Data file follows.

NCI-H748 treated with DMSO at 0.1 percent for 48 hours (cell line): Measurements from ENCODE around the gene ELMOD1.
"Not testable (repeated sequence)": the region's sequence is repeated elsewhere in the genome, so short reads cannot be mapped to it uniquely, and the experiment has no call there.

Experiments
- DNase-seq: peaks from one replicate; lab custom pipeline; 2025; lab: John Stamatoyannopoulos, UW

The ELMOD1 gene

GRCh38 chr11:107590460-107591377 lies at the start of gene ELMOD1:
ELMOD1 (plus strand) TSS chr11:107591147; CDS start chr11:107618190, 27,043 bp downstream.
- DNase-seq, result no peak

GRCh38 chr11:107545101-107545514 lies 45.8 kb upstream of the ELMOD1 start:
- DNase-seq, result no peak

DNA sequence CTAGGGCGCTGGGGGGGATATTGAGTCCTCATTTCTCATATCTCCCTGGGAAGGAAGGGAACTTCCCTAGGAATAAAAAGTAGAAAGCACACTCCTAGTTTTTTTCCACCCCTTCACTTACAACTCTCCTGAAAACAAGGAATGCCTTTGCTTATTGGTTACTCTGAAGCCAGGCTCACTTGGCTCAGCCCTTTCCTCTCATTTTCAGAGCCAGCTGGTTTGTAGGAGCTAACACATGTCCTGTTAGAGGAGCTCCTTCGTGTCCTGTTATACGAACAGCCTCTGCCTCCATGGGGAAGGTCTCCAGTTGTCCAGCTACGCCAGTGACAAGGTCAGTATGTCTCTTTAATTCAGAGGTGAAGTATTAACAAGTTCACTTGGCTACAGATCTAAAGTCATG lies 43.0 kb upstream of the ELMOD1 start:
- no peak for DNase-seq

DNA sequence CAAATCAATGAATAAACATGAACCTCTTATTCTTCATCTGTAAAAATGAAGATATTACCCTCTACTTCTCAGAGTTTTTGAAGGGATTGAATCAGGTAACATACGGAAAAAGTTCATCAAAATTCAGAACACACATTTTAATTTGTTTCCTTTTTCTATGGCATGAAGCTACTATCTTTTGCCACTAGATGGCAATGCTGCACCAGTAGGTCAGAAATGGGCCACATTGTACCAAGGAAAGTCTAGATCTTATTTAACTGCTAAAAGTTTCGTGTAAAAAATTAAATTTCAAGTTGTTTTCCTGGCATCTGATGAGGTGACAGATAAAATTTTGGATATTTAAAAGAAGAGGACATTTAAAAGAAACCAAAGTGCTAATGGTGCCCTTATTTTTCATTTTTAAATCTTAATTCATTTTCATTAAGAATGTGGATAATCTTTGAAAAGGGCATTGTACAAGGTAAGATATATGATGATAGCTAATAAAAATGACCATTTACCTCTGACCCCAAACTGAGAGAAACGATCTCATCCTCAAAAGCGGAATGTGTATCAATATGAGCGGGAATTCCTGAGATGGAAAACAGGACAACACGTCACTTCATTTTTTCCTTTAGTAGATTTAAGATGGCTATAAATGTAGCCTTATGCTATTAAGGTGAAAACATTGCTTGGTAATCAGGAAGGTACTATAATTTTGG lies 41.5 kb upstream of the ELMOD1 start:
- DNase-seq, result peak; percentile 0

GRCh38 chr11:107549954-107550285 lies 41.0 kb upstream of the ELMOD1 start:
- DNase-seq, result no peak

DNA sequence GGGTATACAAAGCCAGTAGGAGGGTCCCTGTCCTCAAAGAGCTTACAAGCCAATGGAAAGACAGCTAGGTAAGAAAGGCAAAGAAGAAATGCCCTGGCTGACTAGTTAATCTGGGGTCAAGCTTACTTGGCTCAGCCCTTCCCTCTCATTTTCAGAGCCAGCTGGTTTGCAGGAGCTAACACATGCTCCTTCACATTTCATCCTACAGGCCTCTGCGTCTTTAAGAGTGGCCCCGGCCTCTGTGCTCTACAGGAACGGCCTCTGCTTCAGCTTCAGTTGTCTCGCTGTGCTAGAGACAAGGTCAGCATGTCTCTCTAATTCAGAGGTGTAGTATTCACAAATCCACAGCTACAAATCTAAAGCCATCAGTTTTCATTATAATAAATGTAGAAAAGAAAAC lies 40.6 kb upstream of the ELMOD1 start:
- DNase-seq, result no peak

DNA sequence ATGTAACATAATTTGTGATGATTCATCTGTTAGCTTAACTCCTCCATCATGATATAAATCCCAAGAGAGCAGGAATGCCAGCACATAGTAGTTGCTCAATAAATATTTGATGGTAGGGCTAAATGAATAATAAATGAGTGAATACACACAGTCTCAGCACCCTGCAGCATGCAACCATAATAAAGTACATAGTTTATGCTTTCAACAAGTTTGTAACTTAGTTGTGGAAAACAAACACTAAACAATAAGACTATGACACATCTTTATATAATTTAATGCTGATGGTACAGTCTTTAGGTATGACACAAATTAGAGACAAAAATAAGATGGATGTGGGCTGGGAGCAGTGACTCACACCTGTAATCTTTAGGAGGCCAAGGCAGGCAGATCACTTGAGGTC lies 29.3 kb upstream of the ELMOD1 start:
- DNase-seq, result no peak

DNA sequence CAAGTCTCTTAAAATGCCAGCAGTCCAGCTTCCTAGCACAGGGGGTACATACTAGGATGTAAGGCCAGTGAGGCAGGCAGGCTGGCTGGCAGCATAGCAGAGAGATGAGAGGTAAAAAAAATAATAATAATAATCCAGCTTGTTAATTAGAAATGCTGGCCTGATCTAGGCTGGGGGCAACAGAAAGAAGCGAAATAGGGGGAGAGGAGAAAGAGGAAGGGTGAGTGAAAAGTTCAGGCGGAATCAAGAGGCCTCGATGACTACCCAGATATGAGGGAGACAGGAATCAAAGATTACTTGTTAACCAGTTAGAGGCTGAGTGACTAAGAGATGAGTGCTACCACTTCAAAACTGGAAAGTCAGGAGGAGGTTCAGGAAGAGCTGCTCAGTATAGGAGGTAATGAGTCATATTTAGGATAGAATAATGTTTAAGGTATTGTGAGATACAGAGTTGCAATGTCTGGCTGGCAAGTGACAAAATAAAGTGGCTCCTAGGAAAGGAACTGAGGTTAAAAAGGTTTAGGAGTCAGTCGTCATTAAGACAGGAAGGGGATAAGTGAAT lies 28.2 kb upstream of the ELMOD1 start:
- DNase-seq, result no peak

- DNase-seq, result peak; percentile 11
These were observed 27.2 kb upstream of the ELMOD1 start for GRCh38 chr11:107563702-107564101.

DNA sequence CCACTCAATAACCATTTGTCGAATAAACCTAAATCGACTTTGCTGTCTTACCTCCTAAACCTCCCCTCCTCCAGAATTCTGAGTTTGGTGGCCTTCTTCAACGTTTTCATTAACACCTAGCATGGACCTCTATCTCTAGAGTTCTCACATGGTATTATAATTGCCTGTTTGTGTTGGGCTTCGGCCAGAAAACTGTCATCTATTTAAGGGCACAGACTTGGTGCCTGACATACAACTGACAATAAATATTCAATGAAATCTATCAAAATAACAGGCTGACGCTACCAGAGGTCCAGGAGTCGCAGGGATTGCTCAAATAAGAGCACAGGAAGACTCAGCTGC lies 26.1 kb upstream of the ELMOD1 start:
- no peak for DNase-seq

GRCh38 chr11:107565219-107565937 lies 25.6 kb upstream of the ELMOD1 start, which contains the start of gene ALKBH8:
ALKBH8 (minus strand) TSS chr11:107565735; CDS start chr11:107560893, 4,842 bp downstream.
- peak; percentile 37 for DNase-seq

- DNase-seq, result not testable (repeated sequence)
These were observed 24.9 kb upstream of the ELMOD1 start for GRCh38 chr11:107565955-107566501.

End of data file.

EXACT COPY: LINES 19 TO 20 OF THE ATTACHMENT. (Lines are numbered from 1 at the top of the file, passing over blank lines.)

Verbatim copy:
DNA sequence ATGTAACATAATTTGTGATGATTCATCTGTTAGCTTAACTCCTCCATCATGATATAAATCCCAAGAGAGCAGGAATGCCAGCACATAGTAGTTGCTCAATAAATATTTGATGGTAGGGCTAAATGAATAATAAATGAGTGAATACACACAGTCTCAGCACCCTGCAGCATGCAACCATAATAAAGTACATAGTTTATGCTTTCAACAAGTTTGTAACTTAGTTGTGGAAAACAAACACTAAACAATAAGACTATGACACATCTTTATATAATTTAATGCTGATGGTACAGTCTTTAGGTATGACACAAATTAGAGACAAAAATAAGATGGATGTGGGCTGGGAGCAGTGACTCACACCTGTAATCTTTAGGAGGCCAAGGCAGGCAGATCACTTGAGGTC lies 29.3 kb upstream of the ELMOD1 start:
- DNase-seq, result no peak